LONDON – The U.K. government has placed an immediate ban on the export of certain drugs in a bid to prevent wholesalers taking advantage of the fall in the value of the pound against the euro by selling off U.K. stockpiles that have been built up to protect against an interruption in supplies in event of a no-deal Brexit.

The Association of British Pharmaceutical Industries (ABPI), whose members have financed and built those stockpiles, welcomed the ban.

The association has been calling for a restriction on parallel exports – whereby wholesalers buy drugs from manufacturers at the agreed price in one country and sell them in an EU member state where the price is higher – since March this year.

The decision to take "precautionary measures" to block parallel exports "will be very much welcomed by our members," said Rick Greville, ABPI director for distribution and supply chain. "It means that these stockpiles of medicines which companies have built over previous months are better protected and available only for use by the National Health Service patients for which they are intended." Greville said.

The U.K. government said the 24 drugs on the list are either being parallel exported, or are at risk of parallel export. While such parallel trade is legal, EU member states can impose restrictions if they are concerned about supply shortages.

Wholesalers who do not comply were threatened that their U.K. operating licenses could be withdrawn.

The industry body, European Association of Euro-Pharmaceutical Companies (EAEPC), hit back, saying the U.K. government had not shown there are genuine shortages that would justify the restriction on parallel trade.

Despite what the U.K. government says, most of the drugs on the restricted list, which include hormone replacement therapies, contraceptives, Epipens and hepatitis B vaccines, have not been parallel exported, according to Kasper Ernest, secretary general of EAEPC.

"Their prices do not make them relevant to parallel export. That is, either the prices in the U.K. are higher, or the same as elsewhere in the EU," Ernest told BioWorld.

Under the terms of their U.K. licenses, wholesalers are under obligation to ensure the continued supply of drugs. Ernest said that since many of the products on the U.K. list have not been parallel exported, wholesalers are at risk of sanction over shortages they have not caused. He called for greater transparency from the U.K. government to justify the restrictions.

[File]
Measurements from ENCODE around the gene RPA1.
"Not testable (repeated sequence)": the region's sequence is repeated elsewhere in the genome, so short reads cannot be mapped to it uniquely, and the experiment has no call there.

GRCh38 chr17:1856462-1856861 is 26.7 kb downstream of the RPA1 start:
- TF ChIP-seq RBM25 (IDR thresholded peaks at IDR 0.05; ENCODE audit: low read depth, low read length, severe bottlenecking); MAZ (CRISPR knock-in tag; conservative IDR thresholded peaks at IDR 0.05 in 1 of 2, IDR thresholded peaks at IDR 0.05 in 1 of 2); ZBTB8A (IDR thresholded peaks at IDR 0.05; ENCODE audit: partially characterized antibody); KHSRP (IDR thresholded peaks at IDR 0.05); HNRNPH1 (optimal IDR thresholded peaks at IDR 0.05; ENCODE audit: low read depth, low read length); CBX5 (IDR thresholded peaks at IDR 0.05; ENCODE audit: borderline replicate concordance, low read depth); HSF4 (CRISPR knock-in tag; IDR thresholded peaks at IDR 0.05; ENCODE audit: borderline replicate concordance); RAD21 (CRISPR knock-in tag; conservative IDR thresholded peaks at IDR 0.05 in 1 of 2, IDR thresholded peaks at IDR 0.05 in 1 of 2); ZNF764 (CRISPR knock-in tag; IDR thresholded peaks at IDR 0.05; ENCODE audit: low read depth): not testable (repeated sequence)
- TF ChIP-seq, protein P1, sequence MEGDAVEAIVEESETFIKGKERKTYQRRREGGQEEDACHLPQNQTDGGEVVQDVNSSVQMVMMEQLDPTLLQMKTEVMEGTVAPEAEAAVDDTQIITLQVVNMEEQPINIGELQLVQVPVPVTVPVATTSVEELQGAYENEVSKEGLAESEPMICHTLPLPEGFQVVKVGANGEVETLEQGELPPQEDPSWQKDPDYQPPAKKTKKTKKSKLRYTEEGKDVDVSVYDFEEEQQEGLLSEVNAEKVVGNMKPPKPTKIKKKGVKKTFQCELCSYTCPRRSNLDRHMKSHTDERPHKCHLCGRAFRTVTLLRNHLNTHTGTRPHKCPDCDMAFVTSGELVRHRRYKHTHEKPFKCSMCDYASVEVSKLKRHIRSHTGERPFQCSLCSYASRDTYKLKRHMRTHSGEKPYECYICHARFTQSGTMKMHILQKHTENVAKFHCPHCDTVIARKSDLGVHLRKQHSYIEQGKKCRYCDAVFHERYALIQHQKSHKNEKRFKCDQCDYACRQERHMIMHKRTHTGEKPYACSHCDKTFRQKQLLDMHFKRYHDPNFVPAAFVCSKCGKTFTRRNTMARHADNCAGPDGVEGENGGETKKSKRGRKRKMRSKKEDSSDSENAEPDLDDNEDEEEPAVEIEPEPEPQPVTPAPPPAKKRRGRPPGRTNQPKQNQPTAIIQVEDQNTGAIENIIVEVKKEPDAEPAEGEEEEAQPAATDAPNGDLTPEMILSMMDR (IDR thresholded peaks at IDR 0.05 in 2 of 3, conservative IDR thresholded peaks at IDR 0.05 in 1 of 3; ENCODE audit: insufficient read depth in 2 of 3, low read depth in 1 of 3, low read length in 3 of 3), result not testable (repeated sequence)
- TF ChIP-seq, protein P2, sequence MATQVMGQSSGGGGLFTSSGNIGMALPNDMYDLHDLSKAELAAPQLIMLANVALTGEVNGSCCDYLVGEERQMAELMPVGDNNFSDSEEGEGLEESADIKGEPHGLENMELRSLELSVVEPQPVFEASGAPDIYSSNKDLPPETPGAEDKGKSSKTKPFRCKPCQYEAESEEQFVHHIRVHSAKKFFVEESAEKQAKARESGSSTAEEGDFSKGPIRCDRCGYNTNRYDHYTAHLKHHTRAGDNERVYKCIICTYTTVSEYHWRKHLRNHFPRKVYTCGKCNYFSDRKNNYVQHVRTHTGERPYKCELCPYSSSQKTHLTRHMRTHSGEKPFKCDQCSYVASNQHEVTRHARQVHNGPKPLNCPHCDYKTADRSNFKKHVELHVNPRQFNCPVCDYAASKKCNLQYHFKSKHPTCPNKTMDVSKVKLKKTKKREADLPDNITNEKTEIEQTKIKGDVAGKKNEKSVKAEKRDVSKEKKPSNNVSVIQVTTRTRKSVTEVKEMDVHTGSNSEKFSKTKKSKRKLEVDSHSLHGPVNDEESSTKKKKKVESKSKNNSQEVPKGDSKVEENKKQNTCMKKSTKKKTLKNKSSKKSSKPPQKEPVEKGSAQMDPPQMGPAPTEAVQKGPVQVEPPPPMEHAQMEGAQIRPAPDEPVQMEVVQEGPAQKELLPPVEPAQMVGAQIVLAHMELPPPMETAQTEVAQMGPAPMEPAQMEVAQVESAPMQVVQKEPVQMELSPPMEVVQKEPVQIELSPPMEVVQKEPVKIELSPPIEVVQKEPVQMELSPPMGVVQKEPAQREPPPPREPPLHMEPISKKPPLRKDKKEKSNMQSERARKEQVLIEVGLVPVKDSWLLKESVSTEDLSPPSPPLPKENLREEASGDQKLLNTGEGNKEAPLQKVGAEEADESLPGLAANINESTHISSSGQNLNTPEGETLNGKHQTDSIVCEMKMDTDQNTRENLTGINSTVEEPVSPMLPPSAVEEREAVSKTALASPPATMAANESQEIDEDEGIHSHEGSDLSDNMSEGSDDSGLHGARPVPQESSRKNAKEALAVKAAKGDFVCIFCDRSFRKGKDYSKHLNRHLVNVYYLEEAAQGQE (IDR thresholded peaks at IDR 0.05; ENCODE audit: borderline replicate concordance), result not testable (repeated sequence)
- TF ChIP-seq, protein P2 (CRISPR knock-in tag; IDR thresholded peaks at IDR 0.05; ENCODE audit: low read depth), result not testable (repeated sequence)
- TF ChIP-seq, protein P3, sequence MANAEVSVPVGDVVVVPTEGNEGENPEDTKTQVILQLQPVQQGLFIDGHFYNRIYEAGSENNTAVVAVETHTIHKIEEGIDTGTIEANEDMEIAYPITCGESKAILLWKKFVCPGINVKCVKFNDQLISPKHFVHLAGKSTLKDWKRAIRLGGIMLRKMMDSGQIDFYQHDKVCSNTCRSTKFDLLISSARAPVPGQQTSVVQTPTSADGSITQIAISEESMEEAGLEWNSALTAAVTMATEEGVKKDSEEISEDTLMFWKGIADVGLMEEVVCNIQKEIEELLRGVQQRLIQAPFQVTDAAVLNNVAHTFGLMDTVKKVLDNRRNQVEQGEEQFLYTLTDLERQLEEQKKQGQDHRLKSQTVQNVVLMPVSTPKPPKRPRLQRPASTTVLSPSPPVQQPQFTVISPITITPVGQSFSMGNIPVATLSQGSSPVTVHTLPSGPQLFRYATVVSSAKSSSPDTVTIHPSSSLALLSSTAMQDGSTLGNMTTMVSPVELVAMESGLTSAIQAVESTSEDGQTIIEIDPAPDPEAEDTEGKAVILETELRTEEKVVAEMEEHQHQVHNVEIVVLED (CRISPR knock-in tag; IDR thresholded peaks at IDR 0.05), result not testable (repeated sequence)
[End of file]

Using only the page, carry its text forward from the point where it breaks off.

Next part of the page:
"Parallel exports come from all over the EU, and parallel imports also go all over the EU. In fact, the U.K. is a net parallel importer," said Ernest. While parallel trade accounts for 2.5% of the EU's €220 billion (US$241.6 billion) total annual pharmaceutical market, it accounts for 5% in the U.K., which is the fourth largest national market in the EU.

"Every day, we alleviate shortages in the U.K. with our imports, said Ernest. "If anyone thinks that parallel export is a root cause for shortages, we have clear evidence to refute that."

Rather than parallel trading, the finger of blame should be pointed at manufacturers. Shortages are increasing all over Europe and the world, in fact. That is primarily due to manufacturing disruptions, quality issues and very concentrated supply chains. For example, if there are only one or two suppliers of an active pharmaceutical ingredient worldwide, there is a problem if production is reduced at one of them.

"We are tired of being the scapegoat of big pharma when they fail, or choose not to deliver for commercial reasons," said Ernest.

There are efforts in France and the Netherlands to tackle the root causes of shortages, which along with manufacturing and quality issues, include a lack of interest in the EU market, due to a general lower price level than the U.S.

EAEPC members are seeing an increased demand from health authorities all over Europe to parallel import because countries cannot get supplies direct from manufacturers.

"Our main mission is to create price competition on medicines [compared to] pharmaceutical [companies] extracting enormous profits from health systems all over the EU," said Ernest. "However, more and more patients and authorities turn to us to help alleviate shortages, by parallel importing medicines."

The U.K. Department of Health cited supply shortages due to manufacturing issues to justify the export restrictions, saying similar measures have been put in place elsewhere in Europe, including France and Spain.

But it implicitly endorsed ABPI's concerns that wholesalers could take advantage of exchange rate fluctuations to parallel export medicines from the U.K. Brexit stockpiles, including a quote from ABPI's Greville saying the restrictions would protect those stockpiles in its press statement.

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